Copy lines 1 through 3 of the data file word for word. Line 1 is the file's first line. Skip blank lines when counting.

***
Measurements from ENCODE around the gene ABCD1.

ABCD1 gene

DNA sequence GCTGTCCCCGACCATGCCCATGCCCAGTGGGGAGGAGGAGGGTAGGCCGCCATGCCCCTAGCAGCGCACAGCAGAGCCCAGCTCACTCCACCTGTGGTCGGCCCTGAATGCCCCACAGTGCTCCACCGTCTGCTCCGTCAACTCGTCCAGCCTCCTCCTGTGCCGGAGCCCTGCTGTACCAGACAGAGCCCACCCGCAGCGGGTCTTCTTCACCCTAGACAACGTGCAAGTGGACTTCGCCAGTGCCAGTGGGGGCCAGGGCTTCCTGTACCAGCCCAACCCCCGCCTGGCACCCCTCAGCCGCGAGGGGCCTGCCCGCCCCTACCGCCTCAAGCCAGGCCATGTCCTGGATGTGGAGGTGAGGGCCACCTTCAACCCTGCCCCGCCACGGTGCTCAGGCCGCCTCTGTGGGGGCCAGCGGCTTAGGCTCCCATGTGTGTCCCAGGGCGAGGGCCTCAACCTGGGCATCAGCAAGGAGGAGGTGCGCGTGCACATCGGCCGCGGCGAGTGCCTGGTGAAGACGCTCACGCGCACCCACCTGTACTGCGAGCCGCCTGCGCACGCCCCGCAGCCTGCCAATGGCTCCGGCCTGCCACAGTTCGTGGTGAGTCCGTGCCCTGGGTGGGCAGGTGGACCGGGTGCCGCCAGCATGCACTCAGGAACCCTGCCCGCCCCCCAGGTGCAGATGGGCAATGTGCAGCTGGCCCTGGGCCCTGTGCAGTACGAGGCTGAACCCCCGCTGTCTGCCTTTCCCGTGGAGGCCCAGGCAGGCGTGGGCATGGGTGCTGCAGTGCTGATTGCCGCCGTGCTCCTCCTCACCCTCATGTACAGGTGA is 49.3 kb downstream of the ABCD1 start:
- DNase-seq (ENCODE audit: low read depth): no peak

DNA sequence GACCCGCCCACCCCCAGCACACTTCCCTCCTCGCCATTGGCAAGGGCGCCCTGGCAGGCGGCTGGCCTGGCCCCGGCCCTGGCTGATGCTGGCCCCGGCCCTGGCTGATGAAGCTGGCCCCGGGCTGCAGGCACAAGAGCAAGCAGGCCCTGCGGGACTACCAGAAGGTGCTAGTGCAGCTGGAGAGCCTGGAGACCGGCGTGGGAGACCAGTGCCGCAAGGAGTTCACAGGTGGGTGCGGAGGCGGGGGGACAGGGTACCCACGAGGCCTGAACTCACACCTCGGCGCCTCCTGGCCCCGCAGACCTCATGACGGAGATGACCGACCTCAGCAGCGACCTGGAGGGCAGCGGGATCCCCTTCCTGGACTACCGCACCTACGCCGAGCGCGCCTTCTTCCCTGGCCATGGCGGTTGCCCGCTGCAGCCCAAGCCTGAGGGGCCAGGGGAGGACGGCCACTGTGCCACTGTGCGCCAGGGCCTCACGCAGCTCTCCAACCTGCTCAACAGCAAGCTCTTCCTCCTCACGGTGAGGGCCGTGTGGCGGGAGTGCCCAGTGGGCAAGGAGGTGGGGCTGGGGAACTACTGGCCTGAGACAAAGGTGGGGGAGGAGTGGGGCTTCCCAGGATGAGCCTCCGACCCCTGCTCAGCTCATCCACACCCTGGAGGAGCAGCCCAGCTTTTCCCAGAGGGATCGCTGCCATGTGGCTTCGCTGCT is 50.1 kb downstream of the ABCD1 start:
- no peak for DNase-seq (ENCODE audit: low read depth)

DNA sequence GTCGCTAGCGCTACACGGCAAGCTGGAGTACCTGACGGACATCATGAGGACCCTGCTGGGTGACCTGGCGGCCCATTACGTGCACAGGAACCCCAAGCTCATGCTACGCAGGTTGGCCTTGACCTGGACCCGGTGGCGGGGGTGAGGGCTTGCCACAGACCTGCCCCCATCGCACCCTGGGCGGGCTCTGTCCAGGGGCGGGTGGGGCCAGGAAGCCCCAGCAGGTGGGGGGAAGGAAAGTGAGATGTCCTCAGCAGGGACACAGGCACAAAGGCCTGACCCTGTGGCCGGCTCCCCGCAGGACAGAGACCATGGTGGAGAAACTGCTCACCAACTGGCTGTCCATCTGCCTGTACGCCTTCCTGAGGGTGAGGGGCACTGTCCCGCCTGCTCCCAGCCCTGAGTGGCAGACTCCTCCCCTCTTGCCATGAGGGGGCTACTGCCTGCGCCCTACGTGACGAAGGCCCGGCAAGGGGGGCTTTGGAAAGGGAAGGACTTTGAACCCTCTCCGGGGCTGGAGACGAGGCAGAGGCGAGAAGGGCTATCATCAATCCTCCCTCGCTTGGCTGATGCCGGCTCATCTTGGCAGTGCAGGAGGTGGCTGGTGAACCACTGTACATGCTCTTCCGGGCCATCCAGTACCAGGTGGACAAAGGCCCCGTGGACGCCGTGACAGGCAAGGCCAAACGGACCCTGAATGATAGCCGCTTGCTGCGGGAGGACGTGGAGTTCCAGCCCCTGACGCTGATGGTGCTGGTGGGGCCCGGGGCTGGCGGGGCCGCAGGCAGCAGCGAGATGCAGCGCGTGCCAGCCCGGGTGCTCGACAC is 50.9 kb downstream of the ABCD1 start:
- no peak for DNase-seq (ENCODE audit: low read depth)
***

Measurements from ENCODE around the gene ABCD1.

ABCD1 gene

DNA sequence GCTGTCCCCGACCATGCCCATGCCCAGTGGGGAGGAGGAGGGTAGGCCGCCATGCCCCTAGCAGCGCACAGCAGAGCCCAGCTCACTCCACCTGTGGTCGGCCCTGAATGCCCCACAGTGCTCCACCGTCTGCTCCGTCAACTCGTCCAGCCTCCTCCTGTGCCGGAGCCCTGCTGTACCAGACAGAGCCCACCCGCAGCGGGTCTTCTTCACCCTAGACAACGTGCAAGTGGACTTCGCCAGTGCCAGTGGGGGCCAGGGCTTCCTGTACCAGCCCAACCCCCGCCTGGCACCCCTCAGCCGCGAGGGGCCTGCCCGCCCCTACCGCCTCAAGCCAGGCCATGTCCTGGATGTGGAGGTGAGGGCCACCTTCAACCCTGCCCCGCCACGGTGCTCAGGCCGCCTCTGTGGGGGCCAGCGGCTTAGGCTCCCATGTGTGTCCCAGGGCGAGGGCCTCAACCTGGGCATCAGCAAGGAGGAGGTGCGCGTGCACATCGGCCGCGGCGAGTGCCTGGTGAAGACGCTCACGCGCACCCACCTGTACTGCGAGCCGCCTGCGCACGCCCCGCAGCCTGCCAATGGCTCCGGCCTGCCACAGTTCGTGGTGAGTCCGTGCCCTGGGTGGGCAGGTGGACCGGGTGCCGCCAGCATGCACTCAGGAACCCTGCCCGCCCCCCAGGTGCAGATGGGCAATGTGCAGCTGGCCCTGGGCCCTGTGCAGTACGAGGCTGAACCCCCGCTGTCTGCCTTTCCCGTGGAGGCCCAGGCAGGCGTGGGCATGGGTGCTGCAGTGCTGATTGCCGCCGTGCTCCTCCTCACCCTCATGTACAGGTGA is 49.3 kb downstream of the ABCD1 start: